…<in the red beret drinking an oat milk latte in your local independent cafe><running a half marathon at 4am while your Fitbit counts your steps>…
Did you know I could see you there? Did you know that I’ve got your whole life story on my very own database? NO? Well perhaps that was a little creepy then…
I guess it turns out that personalised data can be invasive, hey. If overused, it can even come across as desperate and inauthentic.
What we tend to forget in the fundraising world is that, actually, donors aren’t as interested as we are in how oh-so-clever and innovative we can be with our data. They don’t care that we’ve overthrown all the obstacles to create regional variables that seamlessly blend into a carefully crafted letter. In fact, if they sniff a whiff of one of those money-grabbing advertisers behind a smug, all-knowing copy line about where they live and who they are, they might ruddy well throw your months’-worth of crafting straight into the bin. Or we hope, at the very least, into the recycling.
Some studies have even shown that over-familiarity with your audience can scare them right off. The Adestra Email Subject Lines 2012 study found that, within the charity sector, using first name personalisation within subject lines caused a decline in open rates of 2.6% and lowered click-through rates by 18.2%.
As technical copywriter Ben Lloyd writes:
‘when your customer says that they like to receive personalised emails, they are not talking about chatty copy stuffed with uses of their name.’
That is not to say, however, that personalised data doesn’t work. Of course it does. Imagine how many other ads you’re fighting every time you post/send/publish yours. You can be clever, you can shock, you can be brightly coloured or made of fireworks. But so can everyone else. So what really does work, every time? It’s the oldest rule in the book, the one you’ve always known. Know your audience. And a caveat to add: make them feel known.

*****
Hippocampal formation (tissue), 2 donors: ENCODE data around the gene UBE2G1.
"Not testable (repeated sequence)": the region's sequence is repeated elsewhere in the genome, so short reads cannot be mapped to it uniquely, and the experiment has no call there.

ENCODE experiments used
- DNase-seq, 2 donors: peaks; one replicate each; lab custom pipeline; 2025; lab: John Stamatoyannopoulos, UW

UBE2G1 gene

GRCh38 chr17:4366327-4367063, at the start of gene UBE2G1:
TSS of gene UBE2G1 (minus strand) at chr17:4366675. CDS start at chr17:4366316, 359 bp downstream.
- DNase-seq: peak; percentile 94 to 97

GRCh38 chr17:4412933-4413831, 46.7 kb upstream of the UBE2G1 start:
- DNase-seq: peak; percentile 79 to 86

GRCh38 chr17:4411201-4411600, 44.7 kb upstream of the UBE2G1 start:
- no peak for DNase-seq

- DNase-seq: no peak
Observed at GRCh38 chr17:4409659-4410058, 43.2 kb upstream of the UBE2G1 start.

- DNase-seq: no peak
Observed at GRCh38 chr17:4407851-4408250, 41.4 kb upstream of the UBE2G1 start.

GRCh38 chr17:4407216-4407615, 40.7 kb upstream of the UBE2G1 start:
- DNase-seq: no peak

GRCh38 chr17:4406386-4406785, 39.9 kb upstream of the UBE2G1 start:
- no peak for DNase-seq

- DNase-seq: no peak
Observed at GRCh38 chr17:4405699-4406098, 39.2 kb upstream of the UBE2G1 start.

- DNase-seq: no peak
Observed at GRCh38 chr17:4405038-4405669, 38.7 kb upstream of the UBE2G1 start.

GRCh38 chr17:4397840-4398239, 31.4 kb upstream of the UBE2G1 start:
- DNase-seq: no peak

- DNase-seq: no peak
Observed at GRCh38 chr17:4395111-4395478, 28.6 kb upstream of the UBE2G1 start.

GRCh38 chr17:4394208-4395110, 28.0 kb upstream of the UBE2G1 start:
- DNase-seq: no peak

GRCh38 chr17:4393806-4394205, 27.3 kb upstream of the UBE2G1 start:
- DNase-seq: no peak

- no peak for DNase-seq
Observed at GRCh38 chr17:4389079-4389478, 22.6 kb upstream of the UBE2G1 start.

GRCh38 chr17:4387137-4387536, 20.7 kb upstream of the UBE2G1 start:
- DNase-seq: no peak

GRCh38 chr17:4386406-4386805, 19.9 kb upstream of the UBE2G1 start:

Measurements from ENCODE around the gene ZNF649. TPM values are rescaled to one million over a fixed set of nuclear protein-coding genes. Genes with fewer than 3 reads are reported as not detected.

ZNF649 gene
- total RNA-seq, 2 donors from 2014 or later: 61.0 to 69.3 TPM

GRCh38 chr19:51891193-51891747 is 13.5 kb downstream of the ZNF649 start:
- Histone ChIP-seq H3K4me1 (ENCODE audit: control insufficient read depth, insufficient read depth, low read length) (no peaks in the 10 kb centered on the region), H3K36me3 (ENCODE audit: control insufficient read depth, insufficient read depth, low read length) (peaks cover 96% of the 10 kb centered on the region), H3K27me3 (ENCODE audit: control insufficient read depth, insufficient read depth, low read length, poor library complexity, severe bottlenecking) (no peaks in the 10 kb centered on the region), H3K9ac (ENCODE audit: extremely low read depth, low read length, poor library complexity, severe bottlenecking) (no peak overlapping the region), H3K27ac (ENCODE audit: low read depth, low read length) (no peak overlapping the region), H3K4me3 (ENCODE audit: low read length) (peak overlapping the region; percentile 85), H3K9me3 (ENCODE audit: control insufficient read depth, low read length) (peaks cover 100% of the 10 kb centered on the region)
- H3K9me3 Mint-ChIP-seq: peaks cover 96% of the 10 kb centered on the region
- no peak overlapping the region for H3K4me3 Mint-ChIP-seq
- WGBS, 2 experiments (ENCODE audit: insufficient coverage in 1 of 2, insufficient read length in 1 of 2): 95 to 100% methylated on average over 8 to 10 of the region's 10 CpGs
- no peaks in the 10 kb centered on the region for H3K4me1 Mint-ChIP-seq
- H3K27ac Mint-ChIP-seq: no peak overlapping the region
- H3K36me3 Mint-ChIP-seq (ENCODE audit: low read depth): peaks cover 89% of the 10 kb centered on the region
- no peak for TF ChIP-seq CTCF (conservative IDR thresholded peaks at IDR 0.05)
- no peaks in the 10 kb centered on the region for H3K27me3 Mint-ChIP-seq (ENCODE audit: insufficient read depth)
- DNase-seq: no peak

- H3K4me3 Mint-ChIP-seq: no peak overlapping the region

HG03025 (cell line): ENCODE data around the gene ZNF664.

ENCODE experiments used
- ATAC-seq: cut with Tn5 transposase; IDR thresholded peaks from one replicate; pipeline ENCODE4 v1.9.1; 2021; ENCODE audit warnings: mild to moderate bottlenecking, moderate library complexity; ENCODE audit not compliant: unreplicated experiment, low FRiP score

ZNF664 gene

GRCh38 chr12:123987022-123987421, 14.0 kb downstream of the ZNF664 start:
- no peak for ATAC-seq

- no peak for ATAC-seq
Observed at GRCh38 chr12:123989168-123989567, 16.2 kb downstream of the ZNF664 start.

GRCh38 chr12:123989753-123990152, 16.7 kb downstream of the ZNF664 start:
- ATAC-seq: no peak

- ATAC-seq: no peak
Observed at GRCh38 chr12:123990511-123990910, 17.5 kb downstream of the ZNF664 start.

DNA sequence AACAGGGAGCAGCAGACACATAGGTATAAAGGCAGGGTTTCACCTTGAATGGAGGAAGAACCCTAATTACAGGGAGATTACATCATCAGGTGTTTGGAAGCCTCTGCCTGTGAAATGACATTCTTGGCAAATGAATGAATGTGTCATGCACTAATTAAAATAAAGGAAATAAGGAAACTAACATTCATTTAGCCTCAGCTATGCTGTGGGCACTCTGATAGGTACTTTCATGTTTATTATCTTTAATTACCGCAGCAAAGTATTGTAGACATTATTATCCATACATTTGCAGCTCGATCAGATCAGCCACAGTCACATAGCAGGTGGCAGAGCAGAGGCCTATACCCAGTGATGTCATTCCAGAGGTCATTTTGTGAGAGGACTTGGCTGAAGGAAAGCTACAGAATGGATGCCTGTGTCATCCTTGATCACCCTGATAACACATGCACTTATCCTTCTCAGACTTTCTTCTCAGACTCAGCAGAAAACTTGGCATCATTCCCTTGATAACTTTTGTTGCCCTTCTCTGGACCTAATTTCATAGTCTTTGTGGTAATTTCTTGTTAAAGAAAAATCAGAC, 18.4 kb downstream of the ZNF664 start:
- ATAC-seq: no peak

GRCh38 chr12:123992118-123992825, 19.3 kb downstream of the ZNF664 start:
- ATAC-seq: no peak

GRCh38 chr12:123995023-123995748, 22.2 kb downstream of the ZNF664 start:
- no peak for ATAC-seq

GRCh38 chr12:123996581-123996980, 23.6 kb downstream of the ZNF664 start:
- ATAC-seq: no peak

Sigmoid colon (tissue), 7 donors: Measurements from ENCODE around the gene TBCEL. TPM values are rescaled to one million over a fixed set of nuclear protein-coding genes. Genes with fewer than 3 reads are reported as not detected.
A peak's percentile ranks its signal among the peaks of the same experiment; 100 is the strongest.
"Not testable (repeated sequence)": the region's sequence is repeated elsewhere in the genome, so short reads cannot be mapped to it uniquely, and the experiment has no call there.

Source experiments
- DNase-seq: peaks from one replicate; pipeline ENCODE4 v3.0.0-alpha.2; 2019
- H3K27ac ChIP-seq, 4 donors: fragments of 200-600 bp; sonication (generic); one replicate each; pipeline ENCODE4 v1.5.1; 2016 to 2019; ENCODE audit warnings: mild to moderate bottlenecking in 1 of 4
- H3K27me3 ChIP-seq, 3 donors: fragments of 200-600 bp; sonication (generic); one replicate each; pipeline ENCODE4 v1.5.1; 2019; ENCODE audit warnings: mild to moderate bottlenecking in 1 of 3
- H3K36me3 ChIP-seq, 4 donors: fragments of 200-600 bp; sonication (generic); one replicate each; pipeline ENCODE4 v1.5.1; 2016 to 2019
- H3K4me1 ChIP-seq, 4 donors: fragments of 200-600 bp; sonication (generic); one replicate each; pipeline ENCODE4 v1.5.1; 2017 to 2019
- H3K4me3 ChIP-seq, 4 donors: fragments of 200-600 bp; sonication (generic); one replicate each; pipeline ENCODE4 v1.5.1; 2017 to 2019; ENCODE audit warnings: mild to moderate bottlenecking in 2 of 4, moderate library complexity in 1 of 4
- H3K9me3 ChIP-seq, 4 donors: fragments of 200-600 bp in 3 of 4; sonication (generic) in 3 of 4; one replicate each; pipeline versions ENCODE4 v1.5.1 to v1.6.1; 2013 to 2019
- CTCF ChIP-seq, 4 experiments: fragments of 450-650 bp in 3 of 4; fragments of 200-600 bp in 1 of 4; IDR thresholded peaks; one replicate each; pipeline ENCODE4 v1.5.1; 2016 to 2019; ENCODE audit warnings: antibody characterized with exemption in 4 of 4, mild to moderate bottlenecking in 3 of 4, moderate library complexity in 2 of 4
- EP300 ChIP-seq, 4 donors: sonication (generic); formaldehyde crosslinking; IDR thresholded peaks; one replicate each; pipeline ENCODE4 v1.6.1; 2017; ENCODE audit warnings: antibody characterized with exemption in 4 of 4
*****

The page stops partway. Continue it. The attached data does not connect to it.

This isn’t about listing all the facts you know about them, or shoving their name into every paragraph. You are a salesman behind a pen or a keyboard, but your recipients cannot see this. Imagine a conversation. Imagine how you would speak to someone you’ve stalked on Facebook, who you know all about (what they had for breakfast, what they’ll have for lunch, their relationship status, the breed of their dog, the last time their dog fell over, the name of their dog, everything about their dog…) Now imagine meeting them in real life, and pretending you don’t know these things. What a chance to connect… Or to utterly terrify with lines straight out of a horror film.
It’s a fine balance, I realise. So here’s an example of the difference between personalised copy gold dust, and the creepy personalised copy failure of a murdering psychopath who knows where you live:
Gold dust: Do you know that there are <29><nurses>/<stray dogs>/<homeless children> down the road from you in <South West England>/<Birmingham>/<Yorkshire> who need your gift today?
Creepy: <Personalised>, you can send a gift from your living room in <house number street name> right to Ruby’s door, and change her life forever.
I myself have been frightened away from a [insert brand] makeup ad on [insert channel] TV catch up website. It was a DRTV ad that began with graphics, reading: ‘Emily, get the London look.’ I was outraged, creeped out (and the copywriter in me was thinking, you’ve attacked me with my own secret weapon, how dare you?!). What if I didn’t want the London look? What if I already had it? What if I didn’t want you to know my name?
These questions could have been avoidable. The problem with ‘Emily, get the London look’ is that using my name doesn’t add anything to the messaging. It has proved that there are cookies on the page that invade my privacy, and that’s about it. Data can be so valuable but so useless if used poorly.
So it’s not just about avoiding creepy. It’s about using data effectively.
Look at your audience, look at what you know about them. What do they care about? Chances are, if something affects their local area, it will affect them too. And if you’re sending a gushing donor care piece about how amazing they are, recognise how much they’ve given, and for how long. Let them know that their individual effort is recognised, appreciated and is making a difference. Otherwise, what’s the point? Mr Bloggs may as well call the whole thing off.
Relevance, connection and appreciation – that’s your checklist when using personalised data. Gimmicky? Pointless? Clever? Throw it away. Yer creep.
Written by Emily Ford, Copywriter.